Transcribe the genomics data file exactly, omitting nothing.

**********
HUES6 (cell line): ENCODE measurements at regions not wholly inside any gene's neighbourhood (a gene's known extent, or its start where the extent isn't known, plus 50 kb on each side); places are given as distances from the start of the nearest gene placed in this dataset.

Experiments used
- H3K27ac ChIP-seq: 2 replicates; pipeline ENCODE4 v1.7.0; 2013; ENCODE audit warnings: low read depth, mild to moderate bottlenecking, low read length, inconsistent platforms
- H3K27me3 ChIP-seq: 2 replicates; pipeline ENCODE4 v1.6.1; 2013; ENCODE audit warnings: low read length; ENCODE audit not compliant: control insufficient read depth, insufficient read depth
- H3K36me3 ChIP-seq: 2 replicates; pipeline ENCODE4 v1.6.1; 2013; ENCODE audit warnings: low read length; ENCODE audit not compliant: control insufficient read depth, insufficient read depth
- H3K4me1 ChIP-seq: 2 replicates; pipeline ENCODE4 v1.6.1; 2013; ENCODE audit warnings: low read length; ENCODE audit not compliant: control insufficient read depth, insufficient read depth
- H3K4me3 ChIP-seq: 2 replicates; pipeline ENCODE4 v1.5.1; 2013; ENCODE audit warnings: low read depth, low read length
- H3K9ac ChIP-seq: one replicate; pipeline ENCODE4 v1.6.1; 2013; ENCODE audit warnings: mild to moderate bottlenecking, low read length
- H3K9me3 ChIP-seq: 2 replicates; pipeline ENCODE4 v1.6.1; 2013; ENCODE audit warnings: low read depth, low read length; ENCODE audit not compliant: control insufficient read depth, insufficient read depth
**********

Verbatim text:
HUES6 (cell line): ENCODE measurements at regions not wholly inside any gene's neighbourhood (a gene's known extent, or its start where the extent isn't known, plus 50 kb on each side); places are given as distances from the start of the nearest gene placed in this dataset.

Experiments used
- H3K27ac ChIP-seq: 2 replicates; pipeline ENCODE4 v1.7.0; 2013; ENCODE audit warnings: low read depth, mild to moderate bottlenecking, low read length, inconsistent platforms
- H3K27me3 ChIP-seq: 2 replicates; pipeline ENCODE4 v1.6.1; 2013; ENCODE audit warnings: low read length; ENCODE audit not compliant: control insufficient read depth, insufficient read depth
- H3K36me3 ChIP-seq: 2 replicates; pipeline ENCODE4 v1.6.1; 2013; ENCODE audit warnings: low read length; ENCODE audit not compliant: control insufficient read depth, insufficient read depth
- H3K4me1 ChIP-seq: 2 replicates; pipeline ENCODE4 v1.6.1; 2013; ENCODE audit warnings: low read length; ENCODE audit not compliant: control insufficient read depth, insufficient read depth
- H3K4me3 ChIP-seq: 2 replicates; pipeline ENCODE4 v1.5.1; 2013; ENCODE audit warnings: low read depth, low read length
- H3K9ac ChIP-seq: one replicate; pipeline ENCODE4 v1.6.1; 2013; ENCODE audit warnings: mild to moderate bottlenecking, low read length
- H3K9me3 ChIP-seq: 2 replicates; pipeline ENCODE4 v1.6.1; 2013; ENCODE audit warnings: low read depth, low read length; ENCODE audit not compliant: control insufficient read depth, insufficient read depth